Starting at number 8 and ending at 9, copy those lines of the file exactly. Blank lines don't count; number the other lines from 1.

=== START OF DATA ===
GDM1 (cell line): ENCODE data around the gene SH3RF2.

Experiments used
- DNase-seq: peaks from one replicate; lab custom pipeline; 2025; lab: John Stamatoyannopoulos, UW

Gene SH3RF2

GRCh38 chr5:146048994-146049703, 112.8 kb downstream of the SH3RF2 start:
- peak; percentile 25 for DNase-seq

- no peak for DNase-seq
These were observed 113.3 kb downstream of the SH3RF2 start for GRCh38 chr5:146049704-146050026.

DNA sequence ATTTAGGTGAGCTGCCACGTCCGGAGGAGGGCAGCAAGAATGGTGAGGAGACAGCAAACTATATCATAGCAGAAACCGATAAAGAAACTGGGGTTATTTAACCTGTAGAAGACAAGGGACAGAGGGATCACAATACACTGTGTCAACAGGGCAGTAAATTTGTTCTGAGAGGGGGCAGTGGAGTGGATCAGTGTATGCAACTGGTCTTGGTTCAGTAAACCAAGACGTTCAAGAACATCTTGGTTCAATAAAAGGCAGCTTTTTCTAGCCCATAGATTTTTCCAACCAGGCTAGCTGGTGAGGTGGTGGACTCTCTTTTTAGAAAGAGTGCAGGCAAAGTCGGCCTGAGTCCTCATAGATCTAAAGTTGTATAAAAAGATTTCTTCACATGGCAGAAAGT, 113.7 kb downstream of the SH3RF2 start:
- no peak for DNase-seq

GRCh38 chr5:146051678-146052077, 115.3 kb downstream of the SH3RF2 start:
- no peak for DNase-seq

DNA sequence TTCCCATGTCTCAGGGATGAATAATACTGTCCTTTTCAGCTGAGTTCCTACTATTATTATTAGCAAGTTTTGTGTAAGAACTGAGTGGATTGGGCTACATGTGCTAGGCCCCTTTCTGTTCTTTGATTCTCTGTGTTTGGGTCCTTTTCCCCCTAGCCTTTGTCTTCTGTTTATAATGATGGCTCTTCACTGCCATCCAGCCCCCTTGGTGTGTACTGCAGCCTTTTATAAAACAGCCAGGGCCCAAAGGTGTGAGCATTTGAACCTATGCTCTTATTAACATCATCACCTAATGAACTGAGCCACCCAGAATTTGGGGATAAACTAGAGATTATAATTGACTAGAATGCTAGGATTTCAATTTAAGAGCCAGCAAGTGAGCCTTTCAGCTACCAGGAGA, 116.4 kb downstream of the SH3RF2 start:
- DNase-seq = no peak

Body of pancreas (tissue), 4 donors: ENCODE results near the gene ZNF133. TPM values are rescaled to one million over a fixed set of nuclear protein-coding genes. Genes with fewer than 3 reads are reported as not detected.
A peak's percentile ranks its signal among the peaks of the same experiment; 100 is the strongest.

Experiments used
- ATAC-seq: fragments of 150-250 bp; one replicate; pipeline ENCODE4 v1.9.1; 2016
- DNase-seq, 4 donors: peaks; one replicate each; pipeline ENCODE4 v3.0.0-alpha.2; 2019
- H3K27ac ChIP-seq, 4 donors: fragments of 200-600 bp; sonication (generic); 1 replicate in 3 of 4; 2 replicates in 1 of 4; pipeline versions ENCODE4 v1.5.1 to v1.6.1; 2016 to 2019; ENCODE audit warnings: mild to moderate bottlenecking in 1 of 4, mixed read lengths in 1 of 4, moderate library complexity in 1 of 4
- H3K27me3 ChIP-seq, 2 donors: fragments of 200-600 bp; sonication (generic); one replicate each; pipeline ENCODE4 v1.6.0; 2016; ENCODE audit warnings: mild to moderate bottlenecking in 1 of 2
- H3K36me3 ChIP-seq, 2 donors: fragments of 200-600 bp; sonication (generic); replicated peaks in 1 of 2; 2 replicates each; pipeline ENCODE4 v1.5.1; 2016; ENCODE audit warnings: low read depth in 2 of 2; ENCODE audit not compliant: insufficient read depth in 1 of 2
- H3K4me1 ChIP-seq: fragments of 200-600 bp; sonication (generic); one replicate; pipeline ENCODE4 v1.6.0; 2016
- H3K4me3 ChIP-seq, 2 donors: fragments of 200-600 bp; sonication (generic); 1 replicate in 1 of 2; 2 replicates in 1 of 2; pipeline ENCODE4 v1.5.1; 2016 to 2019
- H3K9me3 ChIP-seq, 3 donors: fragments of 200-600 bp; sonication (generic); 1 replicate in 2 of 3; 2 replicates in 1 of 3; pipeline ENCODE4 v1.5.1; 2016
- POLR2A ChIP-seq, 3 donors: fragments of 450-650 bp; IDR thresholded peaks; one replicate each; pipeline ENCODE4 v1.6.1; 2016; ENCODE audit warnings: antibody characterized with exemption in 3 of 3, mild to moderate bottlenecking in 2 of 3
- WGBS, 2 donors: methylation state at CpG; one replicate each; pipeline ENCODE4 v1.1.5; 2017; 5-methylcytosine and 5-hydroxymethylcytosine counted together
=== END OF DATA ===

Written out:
These were observed 113.3 kb downstream of the SH3RF2 start for GRCh38 chr5:146049704-146050026.

DNA sequence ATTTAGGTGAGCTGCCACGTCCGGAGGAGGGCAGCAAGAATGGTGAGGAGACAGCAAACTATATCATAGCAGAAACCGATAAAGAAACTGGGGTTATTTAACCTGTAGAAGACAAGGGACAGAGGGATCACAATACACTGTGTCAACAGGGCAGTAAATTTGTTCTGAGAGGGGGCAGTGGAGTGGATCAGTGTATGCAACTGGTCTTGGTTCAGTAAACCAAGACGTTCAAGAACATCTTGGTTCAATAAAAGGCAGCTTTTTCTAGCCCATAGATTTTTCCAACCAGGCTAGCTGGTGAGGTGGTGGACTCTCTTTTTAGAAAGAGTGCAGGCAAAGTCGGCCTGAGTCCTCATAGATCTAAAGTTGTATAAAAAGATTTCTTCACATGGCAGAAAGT, 113.7 kb downstream of the SH3RF2 start: